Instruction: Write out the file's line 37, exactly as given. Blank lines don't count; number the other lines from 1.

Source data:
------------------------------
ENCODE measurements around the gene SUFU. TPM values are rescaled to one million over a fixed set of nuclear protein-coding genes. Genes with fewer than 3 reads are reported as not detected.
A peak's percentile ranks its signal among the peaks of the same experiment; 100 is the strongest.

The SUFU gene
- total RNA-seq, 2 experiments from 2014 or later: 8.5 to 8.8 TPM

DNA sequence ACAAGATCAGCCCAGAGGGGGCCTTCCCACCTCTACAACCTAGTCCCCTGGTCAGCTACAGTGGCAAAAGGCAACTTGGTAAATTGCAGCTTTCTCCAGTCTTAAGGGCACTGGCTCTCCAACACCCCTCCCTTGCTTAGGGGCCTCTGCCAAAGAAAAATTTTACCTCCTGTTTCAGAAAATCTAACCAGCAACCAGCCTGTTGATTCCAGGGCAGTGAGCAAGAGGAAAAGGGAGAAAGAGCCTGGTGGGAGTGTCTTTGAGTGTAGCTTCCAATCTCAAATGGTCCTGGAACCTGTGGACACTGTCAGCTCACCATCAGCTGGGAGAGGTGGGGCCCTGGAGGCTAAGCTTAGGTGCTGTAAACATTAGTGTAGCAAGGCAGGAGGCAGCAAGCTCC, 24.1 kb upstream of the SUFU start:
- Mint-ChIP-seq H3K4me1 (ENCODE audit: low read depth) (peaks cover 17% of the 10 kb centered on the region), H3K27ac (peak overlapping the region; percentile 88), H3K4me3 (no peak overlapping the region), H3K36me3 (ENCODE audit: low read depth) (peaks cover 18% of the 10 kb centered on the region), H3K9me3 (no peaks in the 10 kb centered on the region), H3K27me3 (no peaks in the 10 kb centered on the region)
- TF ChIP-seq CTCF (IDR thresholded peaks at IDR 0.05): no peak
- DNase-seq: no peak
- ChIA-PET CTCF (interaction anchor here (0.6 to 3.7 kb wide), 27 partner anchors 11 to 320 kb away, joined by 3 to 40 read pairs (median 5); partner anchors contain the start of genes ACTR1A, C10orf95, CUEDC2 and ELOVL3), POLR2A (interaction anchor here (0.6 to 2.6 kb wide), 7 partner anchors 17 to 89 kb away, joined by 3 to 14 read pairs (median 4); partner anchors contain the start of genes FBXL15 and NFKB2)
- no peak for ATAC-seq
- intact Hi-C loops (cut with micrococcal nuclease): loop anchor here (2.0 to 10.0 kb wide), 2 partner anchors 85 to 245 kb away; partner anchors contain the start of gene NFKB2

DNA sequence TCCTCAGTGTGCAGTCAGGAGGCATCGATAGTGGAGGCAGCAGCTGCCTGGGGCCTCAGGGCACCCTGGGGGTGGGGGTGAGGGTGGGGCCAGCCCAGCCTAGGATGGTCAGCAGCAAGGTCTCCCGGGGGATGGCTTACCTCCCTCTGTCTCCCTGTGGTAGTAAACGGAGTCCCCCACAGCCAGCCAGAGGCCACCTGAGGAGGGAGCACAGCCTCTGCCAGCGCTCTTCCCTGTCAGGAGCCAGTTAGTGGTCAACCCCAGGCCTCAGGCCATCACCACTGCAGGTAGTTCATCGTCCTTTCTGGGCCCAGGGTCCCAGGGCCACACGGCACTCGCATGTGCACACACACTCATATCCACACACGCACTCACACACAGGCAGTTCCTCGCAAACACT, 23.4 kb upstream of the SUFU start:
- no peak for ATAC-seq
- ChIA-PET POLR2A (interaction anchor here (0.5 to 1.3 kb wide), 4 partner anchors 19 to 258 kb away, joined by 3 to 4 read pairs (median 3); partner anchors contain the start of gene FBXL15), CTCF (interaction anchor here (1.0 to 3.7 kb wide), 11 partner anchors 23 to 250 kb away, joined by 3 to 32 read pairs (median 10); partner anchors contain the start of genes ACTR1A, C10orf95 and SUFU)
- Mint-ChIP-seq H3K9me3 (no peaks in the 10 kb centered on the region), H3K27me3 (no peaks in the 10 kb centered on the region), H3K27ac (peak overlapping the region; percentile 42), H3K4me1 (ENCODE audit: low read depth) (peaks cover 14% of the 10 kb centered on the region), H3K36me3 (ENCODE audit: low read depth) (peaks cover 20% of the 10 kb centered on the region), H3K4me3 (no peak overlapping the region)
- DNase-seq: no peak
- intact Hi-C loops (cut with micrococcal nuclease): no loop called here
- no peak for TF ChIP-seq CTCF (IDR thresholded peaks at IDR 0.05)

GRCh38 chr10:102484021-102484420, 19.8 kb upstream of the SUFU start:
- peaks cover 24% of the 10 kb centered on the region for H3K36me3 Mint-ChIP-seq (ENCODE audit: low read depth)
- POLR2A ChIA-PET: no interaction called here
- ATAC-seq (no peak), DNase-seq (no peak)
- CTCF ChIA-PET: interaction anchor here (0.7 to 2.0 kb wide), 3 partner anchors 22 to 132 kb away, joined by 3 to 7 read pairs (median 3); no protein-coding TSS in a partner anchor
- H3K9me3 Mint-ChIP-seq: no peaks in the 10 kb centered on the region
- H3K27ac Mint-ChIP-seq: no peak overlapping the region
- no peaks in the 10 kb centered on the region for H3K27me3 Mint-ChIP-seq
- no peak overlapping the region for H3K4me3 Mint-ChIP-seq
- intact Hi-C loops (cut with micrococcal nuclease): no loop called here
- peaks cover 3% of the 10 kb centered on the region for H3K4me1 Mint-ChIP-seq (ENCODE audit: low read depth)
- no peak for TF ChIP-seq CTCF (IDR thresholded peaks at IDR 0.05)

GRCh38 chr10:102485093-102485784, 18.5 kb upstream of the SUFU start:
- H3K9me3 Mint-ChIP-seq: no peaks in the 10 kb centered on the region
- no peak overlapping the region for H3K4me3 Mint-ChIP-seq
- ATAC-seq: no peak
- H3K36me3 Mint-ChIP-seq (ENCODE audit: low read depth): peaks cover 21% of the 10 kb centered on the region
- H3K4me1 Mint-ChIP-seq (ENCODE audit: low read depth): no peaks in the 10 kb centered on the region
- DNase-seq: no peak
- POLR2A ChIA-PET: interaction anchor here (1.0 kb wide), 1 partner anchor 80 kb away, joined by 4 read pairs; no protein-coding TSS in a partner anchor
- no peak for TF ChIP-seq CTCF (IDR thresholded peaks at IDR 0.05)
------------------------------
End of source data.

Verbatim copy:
- DNase-seq: no peak